New FOIA’d Documents Show AGs’ #ExxonKnew Campaign Isn’t Even About Exxon — It’s About … Paris?

New documents released today further confirm that the Democratic state attorneys general engaging in climate RICO investigations specifically targeted certain organizations as a means of providing support to the Administration’s climate agenda – not, as the AGs have claimed, because the investigations themselves were meritorious in their own right. In a letter dated March 7 inviting the AGs to join in the March 29 press conference with Al Gore, the attorneys general from New York and Vermont write:

“The commitments of the United States and other nations at last year’s Paris climate change conference are very significant steps forward, but states must still play a critical role in ensuring that the promises made in Paris become reality.”

In other words, the #ExxonKnew campaign isn’t really about Exxon at all. Rather, it’s about providing the air support these AGs believed was necessary to hasten the adoption and implementation of policies that were discussed in Paris. As Craig Richardson of E&E Legal put it,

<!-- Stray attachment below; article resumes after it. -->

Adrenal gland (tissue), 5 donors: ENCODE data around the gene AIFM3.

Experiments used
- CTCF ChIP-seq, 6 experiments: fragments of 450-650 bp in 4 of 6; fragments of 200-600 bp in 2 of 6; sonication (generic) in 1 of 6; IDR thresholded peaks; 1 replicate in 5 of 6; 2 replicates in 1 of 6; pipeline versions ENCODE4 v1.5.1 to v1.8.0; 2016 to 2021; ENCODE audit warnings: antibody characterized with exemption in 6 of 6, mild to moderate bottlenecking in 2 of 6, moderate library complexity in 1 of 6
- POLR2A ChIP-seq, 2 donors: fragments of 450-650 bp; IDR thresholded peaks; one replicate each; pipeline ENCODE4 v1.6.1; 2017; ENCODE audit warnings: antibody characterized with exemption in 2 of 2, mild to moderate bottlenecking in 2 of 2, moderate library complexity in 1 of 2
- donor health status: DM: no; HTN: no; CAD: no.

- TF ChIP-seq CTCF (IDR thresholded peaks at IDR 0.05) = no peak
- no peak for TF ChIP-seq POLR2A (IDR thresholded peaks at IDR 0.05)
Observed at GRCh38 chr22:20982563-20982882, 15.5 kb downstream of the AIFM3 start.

“That is a political cause, which the AGs seek to extend by improper means, circumventing the proper, democratic political process,” Mr. Richardson said in a statement.”

And if the multitude of editorial boards and legal experts coming out against this campaign isn’t enough, a new Rasmussen poll finds that an overwhelming majority of Americans oppose what the AGs are doing:

“69% of Likely U.S. Voters oppose the government investigating and prosecuting scientists and others including major corporations who question global warming. Just 15% favor such investigations, while just as many (16%) are undecided.”

These are just the latest threads in the unraveling of a political activist campaign. There’s a lot to keep track of, to be sure — so Energy in Depth has put together a timeline which includes everything you need to know:

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